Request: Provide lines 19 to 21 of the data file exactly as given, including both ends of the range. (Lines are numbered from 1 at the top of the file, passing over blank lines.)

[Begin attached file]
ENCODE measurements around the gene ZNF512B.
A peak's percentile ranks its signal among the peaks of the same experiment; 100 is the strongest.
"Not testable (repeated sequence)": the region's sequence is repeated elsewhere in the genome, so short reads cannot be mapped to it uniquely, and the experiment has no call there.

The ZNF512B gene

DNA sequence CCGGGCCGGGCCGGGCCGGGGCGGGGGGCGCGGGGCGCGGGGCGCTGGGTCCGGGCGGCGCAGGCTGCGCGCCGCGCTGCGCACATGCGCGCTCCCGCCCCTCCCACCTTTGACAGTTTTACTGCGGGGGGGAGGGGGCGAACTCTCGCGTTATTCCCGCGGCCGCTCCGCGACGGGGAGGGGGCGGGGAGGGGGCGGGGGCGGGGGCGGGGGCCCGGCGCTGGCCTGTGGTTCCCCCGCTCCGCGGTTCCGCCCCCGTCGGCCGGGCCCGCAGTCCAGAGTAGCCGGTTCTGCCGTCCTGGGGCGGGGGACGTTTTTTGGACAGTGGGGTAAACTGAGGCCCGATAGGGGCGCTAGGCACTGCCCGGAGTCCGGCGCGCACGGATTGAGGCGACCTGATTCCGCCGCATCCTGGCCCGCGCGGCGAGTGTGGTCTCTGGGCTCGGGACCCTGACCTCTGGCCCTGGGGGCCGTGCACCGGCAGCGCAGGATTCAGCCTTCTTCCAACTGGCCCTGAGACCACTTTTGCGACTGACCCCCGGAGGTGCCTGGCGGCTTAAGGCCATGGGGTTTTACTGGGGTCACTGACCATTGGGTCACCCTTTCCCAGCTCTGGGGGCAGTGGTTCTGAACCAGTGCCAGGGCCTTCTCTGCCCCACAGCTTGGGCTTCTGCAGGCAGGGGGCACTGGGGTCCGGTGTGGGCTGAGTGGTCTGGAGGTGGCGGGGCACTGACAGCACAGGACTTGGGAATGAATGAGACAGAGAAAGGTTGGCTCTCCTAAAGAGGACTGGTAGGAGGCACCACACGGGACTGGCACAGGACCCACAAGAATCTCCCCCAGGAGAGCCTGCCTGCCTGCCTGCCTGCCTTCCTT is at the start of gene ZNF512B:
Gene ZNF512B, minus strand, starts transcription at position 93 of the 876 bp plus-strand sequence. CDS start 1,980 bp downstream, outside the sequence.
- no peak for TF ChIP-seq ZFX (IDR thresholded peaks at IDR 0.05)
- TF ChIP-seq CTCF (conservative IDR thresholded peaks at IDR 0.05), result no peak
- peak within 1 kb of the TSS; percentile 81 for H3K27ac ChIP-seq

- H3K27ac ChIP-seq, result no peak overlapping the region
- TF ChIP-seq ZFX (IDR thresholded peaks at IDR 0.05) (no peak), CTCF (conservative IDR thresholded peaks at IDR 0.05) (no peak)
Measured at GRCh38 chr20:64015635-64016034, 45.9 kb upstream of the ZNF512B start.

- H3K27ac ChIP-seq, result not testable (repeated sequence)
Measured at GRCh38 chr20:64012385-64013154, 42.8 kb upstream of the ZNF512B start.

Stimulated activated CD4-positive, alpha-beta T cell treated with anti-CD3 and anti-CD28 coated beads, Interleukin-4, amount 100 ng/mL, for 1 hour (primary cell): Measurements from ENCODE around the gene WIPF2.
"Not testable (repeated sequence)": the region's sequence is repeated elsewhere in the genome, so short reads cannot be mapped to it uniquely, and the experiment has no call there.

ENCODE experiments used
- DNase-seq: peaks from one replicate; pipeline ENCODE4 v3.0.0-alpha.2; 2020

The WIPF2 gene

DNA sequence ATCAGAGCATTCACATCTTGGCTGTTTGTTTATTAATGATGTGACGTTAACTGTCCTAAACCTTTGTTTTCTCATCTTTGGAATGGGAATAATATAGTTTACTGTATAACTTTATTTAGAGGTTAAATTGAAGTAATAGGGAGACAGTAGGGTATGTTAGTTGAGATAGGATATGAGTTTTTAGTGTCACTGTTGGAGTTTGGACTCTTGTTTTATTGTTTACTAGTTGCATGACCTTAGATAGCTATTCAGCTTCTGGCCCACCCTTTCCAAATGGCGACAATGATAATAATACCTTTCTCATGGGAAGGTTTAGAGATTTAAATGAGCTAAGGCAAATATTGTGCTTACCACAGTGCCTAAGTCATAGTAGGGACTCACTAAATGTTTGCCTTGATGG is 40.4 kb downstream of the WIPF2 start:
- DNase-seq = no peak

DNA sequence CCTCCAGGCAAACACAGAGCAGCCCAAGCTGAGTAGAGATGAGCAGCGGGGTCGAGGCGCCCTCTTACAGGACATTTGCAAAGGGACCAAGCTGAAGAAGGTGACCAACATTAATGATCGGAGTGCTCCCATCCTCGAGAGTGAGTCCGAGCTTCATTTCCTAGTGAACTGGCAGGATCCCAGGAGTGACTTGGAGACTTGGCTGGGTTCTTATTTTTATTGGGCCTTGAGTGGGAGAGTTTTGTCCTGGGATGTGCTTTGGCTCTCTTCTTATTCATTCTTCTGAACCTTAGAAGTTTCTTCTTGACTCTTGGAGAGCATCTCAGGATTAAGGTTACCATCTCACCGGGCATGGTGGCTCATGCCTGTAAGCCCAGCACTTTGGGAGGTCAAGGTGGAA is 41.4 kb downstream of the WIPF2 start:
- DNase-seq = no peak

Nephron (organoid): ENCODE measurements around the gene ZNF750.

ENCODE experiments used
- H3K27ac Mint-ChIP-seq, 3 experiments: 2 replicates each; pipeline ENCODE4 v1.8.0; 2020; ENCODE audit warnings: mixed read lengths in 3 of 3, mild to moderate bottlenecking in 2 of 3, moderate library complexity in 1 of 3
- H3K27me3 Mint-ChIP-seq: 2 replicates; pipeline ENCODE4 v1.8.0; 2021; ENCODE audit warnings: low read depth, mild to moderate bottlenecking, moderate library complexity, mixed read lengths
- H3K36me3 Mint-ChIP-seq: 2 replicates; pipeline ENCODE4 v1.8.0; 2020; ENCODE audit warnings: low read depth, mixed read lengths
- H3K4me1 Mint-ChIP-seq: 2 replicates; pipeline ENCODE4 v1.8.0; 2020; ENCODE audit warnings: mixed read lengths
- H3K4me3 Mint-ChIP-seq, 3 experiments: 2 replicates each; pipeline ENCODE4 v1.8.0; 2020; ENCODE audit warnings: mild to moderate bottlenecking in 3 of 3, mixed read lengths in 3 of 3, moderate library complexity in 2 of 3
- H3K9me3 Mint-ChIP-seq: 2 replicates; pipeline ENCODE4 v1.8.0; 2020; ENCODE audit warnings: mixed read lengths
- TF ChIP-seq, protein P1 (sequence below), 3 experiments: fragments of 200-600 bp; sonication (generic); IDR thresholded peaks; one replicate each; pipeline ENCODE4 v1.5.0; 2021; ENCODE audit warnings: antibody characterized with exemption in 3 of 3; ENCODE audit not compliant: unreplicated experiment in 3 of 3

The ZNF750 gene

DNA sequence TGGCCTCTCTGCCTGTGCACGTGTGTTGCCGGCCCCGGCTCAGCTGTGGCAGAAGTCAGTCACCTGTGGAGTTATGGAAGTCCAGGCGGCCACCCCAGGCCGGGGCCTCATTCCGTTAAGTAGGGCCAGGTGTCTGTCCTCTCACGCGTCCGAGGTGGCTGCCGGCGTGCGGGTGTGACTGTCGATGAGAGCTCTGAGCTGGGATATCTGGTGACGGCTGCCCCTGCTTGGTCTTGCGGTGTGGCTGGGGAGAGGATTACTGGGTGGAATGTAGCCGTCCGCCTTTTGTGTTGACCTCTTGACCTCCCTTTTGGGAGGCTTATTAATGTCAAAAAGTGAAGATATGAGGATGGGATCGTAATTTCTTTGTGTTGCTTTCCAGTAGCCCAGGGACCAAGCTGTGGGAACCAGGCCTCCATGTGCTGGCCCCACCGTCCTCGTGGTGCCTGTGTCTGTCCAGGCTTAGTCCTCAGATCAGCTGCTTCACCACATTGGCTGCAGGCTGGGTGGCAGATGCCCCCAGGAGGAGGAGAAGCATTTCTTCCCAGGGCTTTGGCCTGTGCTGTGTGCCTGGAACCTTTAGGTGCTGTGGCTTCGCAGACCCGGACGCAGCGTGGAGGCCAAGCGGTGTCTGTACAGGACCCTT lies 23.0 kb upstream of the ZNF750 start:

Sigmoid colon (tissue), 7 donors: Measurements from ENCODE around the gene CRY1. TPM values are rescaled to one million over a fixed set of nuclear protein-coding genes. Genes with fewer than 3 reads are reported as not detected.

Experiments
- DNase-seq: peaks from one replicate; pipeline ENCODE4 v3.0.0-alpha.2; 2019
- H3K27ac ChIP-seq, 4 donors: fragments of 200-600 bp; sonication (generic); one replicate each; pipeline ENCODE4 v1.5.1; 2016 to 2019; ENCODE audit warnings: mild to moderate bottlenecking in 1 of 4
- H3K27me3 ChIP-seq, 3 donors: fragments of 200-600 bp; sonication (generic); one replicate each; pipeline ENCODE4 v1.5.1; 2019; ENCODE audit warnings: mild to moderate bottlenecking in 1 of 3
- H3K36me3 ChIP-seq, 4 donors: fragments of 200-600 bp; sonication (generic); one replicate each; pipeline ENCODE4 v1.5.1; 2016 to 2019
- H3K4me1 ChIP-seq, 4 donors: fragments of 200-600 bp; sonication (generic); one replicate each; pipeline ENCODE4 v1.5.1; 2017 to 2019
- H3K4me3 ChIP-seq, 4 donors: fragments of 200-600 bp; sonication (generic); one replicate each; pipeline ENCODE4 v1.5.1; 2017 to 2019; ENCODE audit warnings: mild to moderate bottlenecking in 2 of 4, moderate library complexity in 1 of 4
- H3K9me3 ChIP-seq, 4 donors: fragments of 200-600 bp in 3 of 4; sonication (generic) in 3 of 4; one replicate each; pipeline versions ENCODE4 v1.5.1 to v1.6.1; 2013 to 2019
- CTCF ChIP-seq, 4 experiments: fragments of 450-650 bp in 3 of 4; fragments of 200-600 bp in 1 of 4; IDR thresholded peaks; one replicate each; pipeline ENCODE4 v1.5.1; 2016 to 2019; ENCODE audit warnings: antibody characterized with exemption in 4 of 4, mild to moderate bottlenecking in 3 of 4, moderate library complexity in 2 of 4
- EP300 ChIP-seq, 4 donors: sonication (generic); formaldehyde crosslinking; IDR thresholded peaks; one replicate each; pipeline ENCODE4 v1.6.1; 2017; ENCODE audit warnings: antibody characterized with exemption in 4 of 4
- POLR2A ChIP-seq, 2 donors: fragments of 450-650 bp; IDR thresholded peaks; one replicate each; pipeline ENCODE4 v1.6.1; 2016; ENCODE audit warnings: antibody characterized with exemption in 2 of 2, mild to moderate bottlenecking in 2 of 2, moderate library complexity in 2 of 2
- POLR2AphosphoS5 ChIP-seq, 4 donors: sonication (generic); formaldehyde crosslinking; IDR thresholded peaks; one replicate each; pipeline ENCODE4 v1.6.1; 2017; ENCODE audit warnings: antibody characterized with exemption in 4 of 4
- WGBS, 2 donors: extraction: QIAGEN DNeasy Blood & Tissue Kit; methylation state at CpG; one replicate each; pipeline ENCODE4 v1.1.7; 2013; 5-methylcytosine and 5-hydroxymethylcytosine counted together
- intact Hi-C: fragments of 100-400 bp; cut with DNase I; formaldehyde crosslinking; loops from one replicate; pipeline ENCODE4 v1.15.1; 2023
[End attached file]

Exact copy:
The WIPF2 gene

DNA sequence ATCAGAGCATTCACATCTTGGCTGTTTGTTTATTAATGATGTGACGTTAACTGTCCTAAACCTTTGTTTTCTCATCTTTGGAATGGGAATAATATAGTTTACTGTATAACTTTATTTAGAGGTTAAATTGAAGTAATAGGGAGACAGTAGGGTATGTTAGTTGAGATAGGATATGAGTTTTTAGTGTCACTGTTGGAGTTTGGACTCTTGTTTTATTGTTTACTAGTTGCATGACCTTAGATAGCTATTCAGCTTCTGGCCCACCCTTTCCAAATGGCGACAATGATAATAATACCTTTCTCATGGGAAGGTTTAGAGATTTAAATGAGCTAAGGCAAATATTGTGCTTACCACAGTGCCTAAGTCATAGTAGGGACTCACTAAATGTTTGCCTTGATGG is 40.4 kb downstream of the WIPF2 start:
- DNase-seq = no peak